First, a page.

Imagine you are a marketing manager and about to decide when to schedule your price promotions in the upcoming months.
You know that the World Soccer Cup starts at the end of this year and in February next year is the Super Bowl.
Should you target or avoid these time slots with your price promotions?
Do popular events actually matter at all when planning your price promotions?
To study the effect of price promotions on sales, researchers refer to a metric called "promotion elasticity" or "discount elasticity."
It measures the increase in sales due to a price drop of 1%.
In this study, the promotion elasticity changed on average from 1.283 to 1.402, which means in a period without popular events, a 10% price drop leads to a sales increase of 28.3%. When popular events happen, the same price decrease lifts sales by 40.2%.
This change in promotion elasticity corresponds to 9.3% higher sales when popular events happen compared to "no event" times given the same (relative) price discount.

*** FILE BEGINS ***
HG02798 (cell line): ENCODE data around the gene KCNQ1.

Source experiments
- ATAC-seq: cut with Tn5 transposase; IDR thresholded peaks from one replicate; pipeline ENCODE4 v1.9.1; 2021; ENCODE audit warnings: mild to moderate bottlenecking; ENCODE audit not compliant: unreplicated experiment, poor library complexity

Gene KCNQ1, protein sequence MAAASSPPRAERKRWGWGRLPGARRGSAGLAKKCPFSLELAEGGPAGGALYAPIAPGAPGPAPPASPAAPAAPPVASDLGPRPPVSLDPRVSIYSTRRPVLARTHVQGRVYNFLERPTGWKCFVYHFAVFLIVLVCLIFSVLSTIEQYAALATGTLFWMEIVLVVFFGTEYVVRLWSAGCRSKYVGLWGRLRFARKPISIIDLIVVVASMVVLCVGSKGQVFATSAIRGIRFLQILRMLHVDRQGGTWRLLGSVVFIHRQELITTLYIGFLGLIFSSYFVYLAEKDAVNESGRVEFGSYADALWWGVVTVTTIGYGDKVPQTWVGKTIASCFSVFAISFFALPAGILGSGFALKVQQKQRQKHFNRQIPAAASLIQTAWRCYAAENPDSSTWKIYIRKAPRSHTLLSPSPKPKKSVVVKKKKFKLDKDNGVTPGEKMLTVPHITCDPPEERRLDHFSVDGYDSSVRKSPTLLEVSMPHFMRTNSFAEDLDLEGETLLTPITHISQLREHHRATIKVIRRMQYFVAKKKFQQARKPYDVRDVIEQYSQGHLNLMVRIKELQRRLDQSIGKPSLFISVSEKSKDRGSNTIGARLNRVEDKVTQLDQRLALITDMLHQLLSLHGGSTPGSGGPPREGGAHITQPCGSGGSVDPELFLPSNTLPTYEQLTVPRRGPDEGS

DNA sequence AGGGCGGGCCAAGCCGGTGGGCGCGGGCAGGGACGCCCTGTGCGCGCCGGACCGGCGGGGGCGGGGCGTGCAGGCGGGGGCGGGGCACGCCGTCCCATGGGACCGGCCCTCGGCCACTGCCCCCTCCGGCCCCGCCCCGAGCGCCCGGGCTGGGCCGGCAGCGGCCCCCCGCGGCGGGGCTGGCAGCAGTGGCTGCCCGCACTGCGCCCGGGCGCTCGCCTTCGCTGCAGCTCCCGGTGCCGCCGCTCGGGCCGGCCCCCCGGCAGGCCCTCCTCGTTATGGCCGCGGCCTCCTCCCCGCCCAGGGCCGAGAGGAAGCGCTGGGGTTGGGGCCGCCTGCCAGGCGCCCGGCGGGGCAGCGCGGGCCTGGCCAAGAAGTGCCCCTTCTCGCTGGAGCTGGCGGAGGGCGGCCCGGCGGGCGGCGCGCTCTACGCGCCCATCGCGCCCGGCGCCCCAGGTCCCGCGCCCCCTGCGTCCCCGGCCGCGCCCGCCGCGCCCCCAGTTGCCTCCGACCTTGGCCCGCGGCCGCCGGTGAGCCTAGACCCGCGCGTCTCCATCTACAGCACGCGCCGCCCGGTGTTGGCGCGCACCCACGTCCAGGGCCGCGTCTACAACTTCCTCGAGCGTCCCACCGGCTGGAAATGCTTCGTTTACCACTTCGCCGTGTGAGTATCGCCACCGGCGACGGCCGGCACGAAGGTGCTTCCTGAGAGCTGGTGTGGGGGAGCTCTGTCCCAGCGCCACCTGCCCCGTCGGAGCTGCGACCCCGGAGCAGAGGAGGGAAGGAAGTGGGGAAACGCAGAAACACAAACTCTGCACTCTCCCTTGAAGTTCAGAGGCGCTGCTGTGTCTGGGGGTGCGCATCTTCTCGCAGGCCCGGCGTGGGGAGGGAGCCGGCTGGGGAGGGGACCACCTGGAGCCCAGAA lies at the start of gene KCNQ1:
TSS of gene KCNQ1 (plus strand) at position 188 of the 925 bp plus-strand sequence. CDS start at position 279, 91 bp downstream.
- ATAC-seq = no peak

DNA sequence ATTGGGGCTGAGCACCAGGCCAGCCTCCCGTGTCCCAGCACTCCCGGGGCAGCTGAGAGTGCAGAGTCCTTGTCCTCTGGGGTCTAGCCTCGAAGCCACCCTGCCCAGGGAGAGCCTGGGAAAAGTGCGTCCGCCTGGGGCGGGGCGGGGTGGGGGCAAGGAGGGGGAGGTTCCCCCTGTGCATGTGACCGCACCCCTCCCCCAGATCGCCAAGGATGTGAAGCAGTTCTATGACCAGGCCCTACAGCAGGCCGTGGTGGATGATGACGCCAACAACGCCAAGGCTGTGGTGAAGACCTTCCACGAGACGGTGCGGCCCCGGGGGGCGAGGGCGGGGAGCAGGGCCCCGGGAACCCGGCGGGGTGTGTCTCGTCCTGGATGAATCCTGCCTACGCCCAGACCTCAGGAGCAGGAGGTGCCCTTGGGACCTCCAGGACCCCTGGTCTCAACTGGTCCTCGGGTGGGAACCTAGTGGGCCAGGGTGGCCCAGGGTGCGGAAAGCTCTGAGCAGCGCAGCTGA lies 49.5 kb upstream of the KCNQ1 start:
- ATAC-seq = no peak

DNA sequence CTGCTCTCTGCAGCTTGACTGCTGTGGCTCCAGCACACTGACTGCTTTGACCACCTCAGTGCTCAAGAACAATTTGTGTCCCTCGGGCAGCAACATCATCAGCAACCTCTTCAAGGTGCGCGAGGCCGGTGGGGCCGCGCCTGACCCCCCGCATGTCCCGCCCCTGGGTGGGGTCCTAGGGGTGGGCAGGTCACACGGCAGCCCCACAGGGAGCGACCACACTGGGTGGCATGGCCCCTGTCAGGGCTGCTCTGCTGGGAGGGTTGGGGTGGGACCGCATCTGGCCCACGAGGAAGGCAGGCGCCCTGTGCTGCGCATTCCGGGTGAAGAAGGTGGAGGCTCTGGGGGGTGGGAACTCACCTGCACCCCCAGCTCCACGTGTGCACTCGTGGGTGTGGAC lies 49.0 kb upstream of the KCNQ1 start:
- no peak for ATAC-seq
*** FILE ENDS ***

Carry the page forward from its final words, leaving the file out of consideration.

However, price promotions during popular event times are most effective…
- if there is a high category-event fit (e.g., beer during soccer cups) or a low category-event fit (toilet refreshers during skating events). Price promotions are less effective if the link between product category and event is intermediate.
- if the brand is a premium brand demanding a price premium compared to other brands.
- if you manage the promotional clutter during popular event periods of competing brands in the respective retail environment.
By the way, the researchers only looked at the sales side of price promotions.
Higher costs for promotional activities have not been taken into account. From a sales uplift perspective, the recommendation on promotion timing is straightforward, but the actual decision requires more thinking and evaluation.
Keller, Wiebke, I.Y., Barbara Dellersnyder, and Karen Gedenk (2019), "Price promotions and popular events," Journal of Marketing, 83(1), 73-88.